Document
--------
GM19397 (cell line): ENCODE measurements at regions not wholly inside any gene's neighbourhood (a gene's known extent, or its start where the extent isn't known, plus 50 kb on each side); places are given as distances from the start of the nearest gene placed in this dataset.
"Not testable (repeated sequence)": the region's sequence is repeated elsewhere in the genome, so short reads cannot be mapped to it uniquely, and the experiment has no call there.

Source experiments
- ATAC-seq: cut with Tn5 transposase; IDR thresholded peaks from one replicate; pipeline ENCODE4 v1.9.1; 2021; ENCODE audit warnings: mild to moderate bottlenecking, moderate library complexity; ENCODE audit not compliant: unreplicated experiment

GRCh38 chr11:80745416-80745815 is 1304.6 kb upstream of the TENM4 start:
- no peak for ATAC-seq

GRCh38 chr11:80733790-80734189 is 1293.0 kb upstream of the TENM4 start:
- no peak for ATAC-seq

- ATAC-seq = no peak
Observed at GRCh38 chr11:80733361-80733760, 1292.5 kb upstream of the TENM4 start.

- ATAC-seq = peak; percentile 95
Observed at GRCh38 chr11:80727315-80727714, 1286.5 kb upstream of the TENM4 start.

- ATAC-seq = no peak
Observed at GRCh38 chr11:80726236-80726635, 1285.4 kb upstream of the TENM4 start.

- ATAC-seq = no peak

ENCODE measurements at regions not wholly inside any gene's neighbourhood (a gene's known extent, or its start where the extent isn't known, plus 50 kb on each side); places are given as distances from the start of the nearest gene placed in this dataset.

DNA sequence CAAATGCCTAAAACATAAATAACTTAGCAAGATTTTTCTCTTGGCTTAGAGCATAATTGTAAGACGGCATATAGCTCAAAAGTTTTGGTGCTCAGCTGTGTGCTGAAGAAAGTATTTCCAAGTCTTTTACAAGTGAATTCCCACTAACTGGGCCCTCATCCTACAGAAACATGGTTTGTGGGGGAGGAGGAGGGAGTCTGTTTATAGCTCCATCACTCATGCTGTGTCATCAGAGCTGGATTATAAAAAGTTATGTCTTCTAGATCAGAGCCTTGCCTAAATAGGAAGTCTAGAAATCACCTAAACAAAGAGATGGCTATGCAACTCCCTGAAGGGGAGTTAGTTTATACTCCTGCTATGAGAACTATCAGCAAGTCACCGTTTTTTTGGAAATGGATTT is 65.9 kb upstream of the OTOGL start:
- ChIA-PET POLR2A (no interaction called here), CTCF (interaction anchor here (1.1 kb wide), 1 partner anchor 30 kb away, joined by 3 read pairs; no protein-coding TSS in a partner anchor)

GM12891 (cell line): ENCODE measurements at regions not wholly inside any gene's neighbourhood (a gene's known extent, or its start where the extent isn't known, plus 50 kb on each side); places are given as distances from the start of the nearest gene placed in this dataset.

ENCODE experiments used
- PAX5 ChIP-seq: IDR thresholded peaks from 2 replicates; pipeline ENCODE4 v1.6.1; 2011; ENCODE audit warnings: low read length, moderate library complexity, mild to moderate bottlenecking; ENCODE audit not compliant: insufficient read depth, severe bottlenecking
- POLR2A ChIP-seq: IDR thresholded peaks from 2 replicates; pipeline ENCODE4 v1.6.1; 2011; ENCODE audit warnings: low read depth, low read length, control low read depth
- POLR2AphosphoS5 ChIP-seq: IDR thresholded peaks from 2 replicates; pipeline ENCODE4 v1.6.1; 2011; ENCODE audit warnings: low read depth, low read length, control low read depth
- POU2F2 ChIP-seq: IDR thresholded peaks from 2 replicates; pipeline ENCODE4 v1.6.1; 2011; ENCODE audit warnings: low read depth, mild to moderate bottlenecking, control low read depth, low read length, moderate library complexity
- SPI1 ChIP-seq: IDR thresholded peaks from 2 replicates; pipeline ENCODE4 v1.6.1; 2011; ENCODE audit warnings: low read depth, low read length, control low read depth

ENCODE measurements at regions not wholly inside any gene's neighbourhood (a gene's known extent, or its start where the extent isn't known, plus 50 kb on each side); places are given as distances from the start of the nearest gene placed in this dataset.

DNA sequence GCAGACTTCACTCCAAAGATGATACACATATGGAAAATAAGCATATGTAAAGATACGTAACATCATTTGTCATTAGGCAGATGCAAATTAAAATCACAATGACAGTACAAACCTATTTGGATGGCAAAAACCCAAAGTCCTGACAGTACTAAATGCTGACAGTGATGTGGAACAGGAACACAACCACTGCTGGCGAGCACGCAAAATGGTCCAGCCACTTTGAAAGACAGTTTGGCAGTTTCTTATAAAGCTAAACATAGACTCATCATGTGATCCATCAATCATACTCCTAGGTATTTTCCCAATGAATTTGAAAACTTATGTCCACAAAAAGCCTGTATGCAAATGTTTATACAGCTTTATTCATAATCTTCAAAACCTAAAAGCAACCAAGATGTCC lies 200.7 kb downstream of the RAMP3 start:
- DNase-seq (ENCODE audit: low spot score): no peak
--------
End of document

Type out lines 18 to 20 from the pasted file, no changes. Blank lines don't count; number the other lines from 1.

- ChIA-PET POLR2A (no interaction called here), CTCF (interaction anchor here (1.1 kb wide), 1 partner anchor 30 kb away, joined by 3 read pairs; no protein-coding TSS in a partner anchor)

GM12891 (cell line): ENCODE measurements at regions not wholly inside any gene's neighbourhood (a gene's known extent, or its start where the extent isn't known, plus 50 kb on each side); places are given as distances from the start of the nearest gene placed in this dataset.

ENCODE experiments used